In ESPN.com’s pre–World Cup goalkeeper power rankings, the United States’ Tim Howard ranked No. 2. The only man in front of him: his counterpart in Tuesday’s last 16 clash between the U.S. and Belgium, Thibaut Courtois. The 22-year-old has conceded just one goal so far in the World Cup. In qualifying, he allowed a mere four in 10 games—and that was despite facing the most shots (79) of any European keeper whose team advanced to the World Cup. And in the Champions League, the Atlético Madrid star gave up just 0.7 goals per 90 minutes, good for third best in the competition.
So, scoring on Courtois is going to be a serious challenge for Jürgen Klinsmann’s team on Tuesday. There is a but, though. And it’s a big but. According to an analysis done by one of the world’s foremost penalty analysts, Courtois is “very predictable” when it comes to penalty shots. Prior to this World Cup, he has guessed to his right 86 percent of the time on penalty kicks in his short career, says economist and London School of Economics professor Ignacio Palacios-Huerta.
According to Palacios-Huerta’s just-published book, Beautiful Game Theory: How Soccer Can Help Economics, the standard for a goalkeeper is to favor his natural side about 60 percent of the time. Courtois’ 86 percent movement to the right is a meaningful deviation from that norm, says Palacios-Huerta.
The sample size here is admittedly small. Courtois has faced 14 penalties prior to this World Cup, and on 12 of those he went to his right. On the other two, he went left. He has never stayed in the middle. Opponents have hit the ball to Courtois’ left six times and scored all six times. Should the U.S. have an opportunity to take a penalty against Courtois, the data say they ought to kick it to his left or to the middle, and not to his right. That is, unless Courtois is running a long con and will change up his tendencies for Tuesday’s match.
“[The analysis is] very short because he is a young goalkeeper and not involved in many penalties,” Palacios-Huerta told me via email. “But the data showed a very strong tendency that could and should be exploited.”
Penalty kicks are a fascinating study in game theory. For example, if, like Courtois, you normally go right, but your opponent knows you normally go right, then you might be more inclined to go left. Then again, they might know that you know that they know. And so on. The ideal method for taking them and defending them is to randomize your directional choices. While anything could happen in a given match, it appears that Courtois does not randomize his dive direction. But Courtois and the Belgium staff might know this. And so the mind games continue.
Courtois did not change things up in Belgium’s first group phase game against Algeria. The only goal the goalkeeper has conceded at this World Cup came off a penalty kick by Algeria midfielder Sofiane Feghouli.
“Guess what happened? As predicted, Courtois jumped to his right,” Palacios-Huerta says. “[Feghouli] kicked to the center, a bit towards the left, and of course it was a goal.”
In the footage below you can see that Courtois begins to move to his right against Feghouli, and falls to the center when he sees the ball going past him to his left.
As Simon Kuper and Stefan Szymanski chronicle in their book Soccernomics, Palacios-Huerta has done penalty analysis of this sort for teams in at least two very high-profile games. Prior to the 2008 Champions League final between Chelsea and Manchester United, he sent an analysis to then–Chelsea manager Avram Grant about the habits of potential United penalty takers and goalkeeper Edwin Van der Sar. During the shootout, the Chelsea players seemed to follow Palacios-Huerta’s advice exactly, and Chelsea goalkeeper Petr Čech dramatically saved one of the best penalty takers in the world, Cristiano Ronaldo. But John Terry famously slipped on his penalty, and the final Chelsea taker Nicolas Anelka did not follow Palacios-Huerta’s cheat sheet. Chelsea lost the shootout 6–5.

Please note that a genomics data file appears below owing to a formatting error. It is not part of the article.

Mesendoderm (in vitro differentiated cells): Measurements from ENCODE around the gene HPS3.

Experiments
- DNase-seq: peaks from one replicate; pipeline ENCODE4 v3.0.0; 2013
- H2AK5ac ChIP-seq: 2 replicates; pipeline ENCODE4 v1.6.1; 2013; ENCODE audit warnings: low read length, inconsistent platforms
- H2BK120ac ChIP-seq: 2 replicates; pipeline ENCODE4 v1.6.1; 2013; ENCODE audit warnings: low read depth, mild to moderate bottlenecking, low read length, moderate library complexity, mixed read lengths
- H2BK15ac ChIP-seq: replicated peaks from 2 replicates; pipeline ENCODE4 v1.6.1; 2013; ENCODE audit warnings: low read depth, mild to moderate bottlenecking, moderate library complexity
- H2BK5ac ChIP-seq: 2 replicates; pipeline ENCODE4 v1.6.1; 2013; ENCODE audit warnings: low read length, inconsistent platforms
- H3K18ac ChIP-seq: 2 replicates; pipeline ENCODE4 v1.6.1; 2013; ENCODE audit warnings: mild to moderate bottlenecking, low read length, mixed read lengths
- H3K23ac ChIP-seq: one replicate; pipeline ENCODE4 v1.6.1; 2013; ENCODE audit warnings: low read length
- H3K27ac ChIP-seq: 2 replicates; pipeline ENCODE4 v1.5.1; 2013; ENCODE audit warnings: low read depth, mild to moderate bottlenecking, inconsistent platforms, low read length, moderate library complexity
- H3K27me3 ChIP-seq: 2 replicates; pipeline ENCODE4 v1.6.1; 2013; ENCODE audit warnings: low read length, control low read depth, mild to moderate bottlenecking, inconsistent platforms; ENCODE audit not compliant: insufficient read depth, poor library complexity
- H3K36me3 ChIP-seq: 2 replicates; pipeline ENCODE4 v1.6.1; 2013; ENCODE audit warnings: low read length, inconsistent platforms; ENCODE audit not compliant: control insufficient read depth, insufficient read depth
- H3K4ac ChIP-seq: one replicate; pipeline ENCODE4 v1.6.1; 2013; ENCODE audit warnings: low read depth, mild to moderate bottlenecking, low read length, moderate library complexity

Then, before the last World Cup final in 2010, he and Kuper sent an analysis of the Spanish team to the Dutch delegation, who said they could use the data “perfectly.” After 115 minutes of play, Kuper and Palacios-Huerta believed their analysis might play a decisive role. But Andrés Iniesta scored and Spain won 1–0 without needing any penalties, and the rest is history.
Hopefully Klinsmann has done his own analysis ahead of any potential penalty or shootout situation with the Belgians. The U.S. coach has his own famous history with such studies. During the 2006 World Cup, when he was coaching Germany, Klinsmann’s team faced Argentina in a quarterfinal match that went to penalties. The German goalkeeper Jens Lehmann had a cheat sheet tucked in his sock with a list of Argentine penalty takers and their various shooting tendencies. Lehmann used the crib sheet to save one penalty and nearly save another. He also seemed to psyche out the final shooter, Esteban Cambiasso, by consulting the crib sheet right before the shot, which he then saved despite not even having Cambiasso’s name on the sheet. The game ended in a brawl after that final bit of gamesmanship, but Klinsmann’s team advanced to the World Cup semifinals and ended up finishing the tournament in third place.
It’s likely that Klinsmann already has the information that we’ve cited in this article. “We are prepared for penalty shootouts,” he said on Monday. “You train the top players through that and you talk, obviously, to your goalkeeper through potential penalty takers from the Belgium side. You’re doing your homework as much as you can as much information you can have, so does Belgium. They do the same thing on us and hopefully we are well prepared and I think we are.” U.S. fans should hope he’s right.